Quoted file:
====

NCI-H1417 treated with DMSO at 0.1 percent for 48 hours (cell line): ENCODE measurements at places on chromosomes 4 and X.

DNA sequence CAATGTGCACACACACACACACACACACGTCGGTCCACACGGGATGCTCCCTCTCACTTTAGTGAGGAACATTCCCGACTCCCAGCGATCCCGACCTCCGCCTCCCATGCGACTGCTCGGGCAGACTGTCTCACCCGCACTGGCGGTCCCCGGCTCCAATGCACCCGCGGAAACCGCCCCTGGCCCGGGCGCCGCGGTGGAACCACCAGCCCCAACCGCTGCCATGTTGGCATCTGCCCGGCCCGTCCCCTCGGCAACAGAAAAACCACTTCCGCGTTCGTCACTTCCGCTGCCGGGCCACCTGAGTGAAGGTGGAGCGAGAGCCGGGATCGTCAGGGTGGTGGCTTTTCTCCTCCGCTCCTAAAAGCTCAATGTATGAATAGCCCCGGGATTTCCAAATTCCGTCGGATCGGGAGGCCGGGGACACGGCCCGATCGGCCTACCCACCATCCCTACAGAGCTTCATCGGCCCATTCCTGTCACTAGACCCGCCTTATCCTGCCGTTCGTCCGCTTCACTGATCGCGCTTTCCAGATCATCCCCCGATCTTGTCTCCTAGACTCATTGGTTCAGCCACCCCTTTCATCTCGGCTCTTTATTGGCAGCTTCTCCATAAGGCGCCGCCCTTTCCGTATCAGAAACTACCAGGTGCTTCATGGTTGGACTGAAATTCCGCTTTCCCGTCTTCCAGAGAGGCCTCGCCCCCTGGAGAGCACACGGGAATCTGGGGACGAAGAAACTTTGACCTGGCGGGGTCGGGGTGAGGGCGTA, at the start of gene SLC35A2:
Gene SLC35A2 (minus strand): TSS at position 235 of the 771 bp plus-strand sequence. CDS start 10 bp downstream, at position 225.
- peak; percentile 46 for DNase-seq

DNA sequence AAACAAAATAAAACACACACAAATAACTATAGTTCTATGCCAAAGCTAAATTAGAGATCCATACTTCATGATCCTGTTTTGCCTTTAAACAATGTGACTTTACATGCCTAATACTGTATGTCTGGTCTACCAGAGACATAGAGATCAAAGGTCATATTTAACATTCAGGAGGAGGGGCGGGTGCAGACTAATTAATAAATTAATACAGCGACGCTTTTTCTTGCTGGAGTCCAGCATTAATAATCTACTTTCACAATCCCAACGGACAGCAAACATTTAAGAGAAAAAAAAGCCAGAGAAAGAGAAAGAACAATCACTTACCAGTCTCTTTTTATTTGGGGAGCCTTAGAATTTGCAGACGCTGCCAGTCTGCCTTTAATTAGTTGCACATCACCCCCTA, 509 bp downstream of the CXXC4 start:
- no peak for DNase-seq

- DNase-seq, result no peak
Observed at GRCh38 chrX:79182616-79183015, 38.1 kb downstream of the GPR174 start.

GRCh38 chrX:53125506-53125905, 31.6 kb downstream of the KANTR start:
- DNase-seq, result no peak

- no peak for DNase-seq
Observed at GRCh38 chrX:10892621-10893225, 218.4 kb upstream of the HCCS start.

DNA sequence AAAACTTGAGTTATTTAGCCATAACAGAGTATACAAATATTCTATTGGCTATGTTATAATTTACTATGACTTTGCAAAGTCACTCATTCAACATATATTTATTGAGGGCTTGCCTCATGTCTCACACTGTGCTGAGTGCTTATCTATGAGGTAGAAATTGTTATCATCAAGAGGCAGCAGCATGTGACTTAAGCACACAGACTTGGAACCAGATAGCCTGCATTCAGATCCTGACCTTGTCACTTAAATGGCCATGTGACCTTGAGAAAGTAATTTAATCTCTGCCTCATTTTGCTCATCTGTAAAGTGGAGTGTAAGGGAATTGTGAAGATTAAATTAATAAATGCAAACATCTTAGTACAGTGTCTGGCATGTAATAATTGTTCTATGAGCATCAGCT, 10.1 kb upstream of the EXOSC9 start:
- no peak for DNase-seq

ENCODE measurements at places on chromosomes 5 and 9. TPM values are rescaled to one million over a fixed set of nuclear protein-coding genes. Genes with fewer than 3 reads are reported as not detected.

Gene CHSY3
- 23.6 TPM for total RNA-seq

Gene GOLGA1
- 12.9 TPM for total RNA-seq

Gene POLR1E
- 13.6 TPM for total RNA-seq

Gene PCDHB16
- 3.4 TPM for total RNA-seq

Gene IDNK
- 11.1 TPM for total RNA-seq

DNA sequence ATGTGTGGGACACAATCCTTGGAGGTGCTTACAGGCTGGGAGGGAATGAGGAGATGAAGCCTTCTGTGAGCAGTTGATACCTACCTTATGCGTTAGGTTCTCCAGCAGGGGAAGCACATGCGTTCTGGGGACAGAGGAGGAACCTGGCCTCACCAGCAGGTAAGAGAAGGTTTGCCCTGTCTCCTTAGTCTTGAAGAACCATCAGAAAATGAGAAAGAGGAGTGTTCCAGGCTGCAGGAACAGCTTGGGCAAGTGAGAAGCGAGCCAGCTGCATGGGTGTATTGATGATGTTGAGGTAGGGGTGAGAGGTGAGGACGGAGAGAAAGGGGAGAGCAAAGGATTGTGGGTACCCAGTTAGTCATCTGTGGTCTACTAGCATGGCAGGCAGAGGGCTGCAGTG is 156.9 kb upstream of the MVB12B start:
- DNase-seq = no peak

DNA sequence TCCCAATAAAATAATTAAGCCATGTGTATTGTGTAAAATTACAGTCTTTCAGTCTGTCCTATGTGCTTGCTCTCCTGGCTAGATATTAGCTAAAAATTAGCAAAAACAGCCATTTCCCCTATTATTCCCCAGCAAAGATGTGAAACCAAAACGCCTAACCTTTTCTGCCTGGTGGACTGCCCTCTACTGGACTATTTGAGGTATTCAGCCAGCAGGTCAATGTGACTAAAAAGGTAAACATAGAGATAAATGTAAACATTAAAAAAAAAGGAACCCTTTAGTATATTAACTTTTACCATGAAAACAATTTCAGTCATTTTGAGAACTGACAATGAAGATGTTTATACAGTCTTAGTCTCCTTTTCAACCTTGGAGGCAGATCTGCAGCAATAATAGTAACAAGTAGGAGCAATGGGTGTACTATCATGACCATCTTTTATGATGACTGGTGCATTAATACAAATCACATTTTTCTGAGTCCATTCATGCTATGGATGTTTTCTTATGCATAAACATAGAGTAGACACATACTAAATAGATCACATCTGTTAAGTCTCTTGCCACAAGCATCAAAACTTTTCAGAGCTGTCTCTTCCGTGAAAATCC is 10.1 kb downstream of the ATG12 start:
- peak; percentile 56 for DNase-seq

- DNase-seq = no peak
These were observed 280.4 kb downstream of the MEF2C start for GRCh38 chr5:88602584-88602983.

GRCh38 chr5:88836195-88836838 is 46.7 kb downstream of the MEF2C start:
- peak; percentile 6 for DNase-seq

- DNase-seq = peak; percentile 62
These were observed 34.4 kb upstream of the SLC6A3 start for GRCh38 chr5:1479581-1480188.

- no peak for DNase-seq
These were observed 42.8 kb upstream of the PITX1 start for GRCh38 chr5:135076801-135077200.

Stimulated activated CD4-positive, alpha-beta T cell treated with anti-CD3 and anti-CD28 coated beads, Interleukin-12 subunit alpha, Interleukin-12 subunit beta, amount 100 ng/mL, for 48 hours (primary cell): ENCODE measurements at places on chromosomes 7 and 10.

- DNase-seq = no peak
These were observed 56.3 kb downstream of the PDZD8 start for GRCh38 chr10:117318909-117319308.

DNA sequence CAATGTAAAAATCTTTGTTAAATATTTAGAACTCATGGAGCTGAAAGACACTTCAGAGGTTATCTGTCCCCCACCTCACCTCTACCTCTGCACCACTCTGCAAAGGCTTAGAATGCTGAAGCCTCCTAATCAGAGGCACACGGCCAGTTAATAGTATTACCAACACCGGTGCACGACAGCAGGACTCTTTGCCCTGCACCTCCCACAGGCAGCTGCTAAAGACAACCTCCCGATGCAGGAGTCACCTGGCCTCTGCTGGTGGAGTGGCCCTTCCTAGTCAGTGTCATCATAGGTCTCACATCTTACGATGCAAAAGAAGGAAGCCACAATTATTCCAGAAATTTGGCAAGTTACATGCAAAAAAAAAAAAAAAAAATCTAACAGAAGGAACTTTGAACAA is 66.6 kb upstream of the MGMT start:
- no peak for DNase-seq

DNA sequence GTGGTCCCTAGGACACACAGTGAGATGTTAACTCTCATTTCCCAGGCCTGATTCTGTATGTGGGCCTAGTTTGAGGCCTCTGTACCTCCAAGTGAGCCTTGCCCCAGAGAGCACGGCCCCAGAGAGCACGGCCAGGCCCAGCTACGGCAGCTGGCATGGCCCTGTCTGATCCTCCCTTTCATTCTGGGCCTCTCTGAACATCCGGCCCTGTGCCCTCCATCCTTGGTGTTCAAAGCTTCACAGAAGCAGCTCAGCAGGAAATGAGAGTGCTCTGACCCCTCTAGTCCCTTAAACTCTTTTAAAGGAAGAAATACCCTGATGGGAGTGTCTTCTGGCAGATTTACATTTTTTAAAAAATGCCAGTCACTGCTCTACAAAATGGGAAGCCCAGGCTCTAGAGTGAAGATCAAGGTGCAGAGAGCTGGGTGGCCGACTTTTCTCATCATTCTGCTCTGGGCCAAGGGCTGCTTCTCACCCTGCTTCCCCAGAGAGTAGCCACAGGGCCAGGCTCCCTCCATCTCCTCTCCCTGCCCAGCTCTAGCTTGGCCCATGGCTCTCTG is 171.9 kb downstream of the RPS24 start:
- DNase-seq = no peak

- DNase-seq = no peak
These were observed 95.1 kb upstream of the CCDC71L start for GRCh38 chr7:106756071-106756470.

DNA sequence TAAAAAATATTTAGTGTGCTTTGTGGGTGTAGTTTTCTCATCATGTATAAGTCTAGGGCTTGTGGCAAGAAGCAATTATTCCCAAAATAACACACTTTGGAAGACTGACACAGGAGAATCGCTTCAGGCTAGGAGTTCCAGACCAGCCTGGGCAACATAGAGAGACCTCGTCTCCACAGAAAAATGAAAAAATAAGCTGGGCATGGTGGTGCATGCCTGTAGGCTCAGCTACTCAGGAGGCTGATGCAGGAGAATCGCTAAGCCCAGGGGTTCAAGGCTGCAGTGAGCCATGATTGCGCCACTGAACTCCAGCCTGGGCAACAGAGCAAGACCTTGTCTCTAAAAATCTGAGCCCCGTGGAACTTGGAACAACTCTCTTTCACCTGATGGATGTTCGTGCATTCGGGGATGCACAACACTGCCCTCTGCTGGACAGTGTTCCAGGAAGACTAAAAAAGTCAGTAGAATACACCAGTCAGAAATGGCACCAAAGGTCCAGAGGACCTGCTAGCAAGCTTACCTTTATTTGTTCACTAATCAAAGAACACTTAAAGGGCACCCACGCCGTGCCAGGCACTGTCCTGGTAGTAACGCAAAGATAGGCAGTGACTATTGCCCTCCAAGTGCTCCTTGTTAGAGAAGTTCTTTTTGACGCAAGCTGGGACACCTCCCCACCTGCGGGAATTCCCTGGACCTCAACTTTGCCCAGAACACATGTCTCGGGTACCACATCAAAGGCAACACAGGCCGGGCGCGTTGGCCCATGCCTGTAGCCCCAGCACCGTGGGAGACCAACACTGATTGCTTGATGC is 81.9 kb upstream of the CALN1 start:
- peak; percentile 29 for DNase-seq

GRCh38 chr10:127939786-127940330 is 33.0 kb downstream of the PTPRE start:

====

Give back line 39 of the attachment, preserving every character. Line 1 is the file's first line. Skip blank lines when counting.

- DNase-seq = no peak